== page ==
Religion at Heart of Turkish Vote

July 21, 2007

Author: Laura King

Source: Los Angeles Times, the,1,6877032.story?coll=la-news-religion&ctrack=6&cset=true

ALANYA, TURKEY — Vacationing just a few miles apart on Turkey's Mediterranean coast, the economist from Istanbul and the engineer from Ankara could hardly have more divergent views of a nationwide vote Sunday that is expected to return the ruling party to power — and intensify an ongoing battle over the role of Islam in public life.

The ruling Justice and Development Party, which has roots in political Islam, is "just too Muslim, too radical," said Reha Guner, drinking tea in a cafe just off a crowded beach where European tourists sunbathed topless and beer flowed freely. "They want to hold the country back. That's why these elections are so important."

Down the road, at a resort that caters to religiously observant families, engineer Ahmet Alintuglu said pious Muslims like him often feel marginalized in a republic whose 8-decade-old founding principles mandate a strict separation of Islam and government.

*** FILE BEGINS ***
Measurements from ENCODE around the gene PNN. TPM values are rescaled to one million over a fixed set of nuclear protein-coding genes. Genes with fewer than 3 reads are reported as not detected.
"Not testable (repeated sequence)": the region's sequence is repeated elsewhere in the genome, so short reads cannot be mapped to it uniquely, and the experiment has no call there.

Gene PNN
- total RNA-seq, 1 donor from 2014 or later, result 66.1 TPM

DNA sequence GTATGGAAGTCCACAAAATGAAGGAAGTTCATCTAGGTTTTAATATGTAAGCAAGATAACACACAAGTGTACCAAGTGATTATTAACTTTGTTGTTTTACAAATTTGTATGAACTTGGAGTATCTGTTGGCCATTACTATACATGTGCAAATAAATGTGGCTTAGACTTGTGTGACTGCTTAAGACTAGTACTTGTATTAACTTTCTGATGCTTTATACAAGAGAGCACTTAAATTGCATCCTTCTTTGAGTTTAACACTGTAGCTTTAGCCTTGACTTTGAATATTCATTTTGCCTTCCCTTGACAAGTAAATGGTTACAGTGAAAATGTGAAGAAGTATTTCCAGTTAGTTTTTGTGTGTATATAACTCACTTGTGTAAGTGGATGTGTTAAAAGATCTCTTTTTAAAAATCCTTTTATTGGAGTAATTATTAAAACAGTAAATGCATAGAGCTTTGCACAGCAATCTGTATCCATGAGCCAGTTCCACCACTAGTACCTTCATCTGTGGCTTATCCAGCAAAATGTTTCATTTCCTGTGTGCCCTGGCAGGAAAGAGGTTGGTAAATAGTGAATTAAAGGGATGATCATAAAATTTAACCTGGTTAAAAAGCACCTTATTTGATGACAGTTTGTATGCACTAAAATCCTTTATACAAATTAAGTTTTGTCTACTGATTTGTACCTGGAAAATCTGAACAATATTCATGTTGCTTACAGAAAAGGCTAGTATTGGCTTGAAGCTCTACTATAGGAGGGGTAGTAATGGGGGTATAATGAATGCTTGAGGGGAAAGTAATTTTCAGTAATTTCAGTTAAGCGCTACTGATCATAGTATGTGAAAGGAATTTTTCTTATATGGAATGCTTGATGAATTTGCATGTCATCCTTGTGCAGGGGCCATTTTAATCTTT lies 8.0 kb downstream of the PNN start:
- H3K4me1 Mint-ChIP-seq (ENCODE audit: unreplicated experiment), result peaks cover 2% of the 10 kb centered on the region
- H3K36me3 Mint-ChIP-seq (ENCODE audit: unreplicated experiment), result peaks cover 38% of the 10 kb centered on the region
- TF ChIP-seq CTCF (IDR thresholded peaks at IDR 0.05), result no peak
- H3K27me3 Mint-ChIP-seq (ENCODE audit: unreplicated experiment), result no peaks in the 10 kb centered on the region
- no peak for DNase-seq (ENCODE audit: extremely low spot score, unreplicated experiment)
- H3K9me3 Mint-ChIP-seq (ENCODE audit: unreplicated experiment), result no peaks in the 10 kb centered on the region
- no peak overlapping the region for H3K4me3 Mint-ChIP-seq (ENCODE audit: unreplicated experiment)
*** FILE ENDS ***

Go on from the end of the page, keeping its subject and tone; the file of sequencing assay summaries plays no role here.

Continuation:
"We're a so-called Muslim country, but we are treated like second-class citizens, even when we are on vacation," Alintuglu said. He and his family, he complained, were forced to pay premium prices to secure the hotel amenities they wanted: gender-segregated swimming pools, modest dress in public areas and a ban on alcohol.

Though parting ways at the ballot box, Guner and Alintuglu had this much in common: Like tens of thousands of Turks, each was cutting short the traditional summer holiday to return home to vote in the parliamentary elections, which are shaping up as among the country's most divisive in recent memory.

The Justice and Development Party, known by its Turkish initials AKP, is expected to garner the largest share of seats, but not enough to render it immune to challenges by the secular-minded opposition.